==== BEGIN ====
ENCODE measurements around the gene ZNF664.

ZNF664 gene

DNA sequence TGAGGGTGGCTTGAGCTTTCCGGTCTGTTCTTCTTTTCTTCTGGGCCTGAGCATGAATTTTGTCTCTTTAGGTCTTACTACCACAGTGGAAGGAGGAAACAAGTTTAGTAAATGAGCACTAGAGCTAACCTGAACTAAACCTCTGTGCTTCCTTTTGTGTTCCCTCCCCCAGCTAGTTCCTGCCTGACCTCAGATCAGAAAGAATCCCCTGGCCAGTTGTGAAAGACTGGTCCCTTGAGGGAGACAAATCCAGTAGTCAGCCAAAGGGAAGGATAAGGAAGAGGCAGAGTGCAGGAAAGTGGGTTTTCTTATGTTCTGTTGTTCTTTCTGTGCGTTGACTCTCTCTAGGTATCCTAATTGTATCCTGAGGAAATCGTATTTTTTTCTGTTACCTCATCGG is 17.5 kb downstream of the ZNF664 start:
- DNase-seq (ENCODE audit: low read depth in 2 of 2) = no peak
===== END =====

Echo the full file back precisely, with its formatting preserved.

ENCODE measurements around the gene ZNF664.

ZNF664 gene

DNA sequence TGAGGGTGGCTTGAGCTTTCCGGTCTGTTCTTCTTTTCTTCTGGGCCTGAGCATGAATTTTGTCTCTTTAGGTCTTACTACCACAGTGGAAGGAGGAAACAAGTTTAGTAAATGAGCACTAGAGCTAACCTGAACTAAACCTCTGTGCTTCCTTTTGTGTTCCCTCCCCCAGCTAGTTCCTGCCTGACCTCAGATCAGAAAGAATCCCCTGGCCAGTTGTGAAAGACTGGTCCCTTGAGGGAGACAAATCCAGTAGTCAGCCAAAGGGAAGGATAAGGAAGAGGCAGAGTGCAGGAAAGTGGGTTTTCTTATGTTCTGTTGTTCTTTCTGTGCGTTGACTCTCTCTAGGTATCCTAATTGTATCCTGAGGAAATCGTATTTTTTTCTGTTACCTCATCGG is 17.5 kb downstream of the ZNF664 start:
- DNase-seq (ENCODE audit: low read depth in 2 of 2) = no peak